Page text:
Anyway – i love your try to explain with this bear theory.. but the explain a bit monotonous. and this bold black framing is also limit my ability to connect with these samples ( part f them really interesting)

  5. For Fractals look up ‘Cyriak’ on youtube….just don’t do it before bedtime!

  6. stanis riccadonna zolczynski says:

    Ming, I hope you won`t take my fifty cents for petty criticism but you ask for it by being a perfectionist to a such degree. The first cityscape-clouds pict looks nervous in its lower as the structures are tilted. An architectural parallelism would improve the pictures contrapunkt – stoic and static cityscape and dramatic clouds somehow reflecting hidden dynamics of the city. As usually you often menage to have a favorite for everybody. Mine is seascape/blank sky. Reminds me of my national flag ( I´m Polish). Beautiful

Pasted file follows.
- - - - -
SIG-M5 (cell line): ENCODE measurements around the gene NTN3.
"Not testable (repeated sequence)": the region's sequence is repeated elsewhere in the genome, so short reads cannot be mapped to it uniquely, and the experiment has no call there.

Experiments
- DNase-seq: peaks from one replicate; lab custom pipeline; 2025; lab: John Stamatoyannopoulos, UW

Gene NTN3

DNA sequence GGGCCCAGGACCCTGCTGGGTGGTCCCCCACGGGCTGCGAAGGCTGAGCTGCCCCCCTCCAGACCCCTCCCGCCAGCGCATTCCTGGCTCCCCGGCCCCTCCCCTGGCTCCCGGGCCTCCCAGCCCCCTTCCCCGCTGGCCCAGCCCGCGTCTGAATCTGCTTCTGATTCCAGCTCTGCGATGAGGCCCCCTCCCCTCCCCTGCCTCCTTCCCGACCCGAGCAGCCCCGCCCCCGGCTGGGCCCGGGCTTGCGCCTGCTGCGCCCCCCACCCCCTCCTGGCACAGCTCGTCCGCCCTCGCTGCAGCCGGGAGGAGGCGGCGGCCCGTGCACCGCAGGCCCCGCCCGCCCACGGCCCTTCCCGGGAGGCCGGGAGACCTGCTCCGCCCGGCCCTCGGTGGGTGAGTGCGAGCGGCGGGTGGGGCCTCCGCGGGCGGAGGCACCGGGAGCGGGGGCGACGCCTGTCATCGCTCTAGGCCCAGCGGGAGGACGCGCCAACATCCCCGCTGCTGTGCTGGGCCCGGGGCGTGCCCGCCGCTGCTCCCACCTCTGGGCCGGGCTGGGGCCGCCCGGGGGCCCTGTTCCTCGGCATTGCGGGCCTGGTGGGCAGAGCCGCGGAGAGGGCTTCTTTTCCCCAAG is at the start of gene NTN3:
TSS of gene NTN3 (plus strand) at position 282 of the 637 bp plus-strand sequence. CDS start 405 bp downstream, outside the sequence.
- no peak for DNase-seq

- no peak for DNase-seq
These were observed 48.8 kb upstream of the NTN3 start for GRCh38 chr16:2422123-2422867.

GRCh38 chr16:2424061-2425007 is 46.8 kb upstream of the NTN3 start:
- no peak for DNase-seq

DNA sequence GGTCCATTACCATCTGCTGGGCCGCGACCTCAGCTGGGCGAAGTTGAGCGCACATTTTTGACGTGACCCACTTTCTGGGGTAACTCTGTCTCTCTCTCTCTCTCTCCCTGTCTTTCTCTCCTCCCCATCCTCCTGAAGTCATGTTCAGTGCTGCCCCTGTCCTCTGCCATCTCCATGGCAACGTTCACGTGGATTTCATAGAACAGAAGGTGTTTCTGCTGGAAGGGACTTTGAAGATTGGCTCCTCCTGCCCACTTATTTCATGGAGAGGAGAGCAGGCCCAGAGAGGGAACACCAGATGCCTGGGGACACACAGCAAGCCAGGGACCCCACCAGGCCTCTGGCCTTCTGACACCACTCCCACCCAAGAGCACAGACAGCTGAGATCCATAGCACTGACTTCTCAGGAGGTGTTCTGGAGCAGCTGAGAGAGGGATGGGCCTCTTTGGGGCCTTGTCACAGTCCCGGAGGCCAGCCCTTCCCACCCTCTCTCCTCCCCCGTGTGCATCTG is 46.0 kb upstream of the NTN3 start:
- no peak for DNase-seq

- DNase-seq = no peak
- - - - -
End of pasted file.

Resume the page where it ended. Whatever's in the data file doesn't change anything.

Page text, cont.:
• Not at all – your point is a valid one, and the way I initially envisioned the shot. Except: straightening the buildings would lessen the drama of the sky by making the clouds occupy too much of the top, and I don’t have (there isn’t either) a 21mm shift lens. The best we can do is make the inward lean symmetric on the left and right. And the horizon is actually straight, but the clouds make it appear otherwise.

  7. Hi Ming…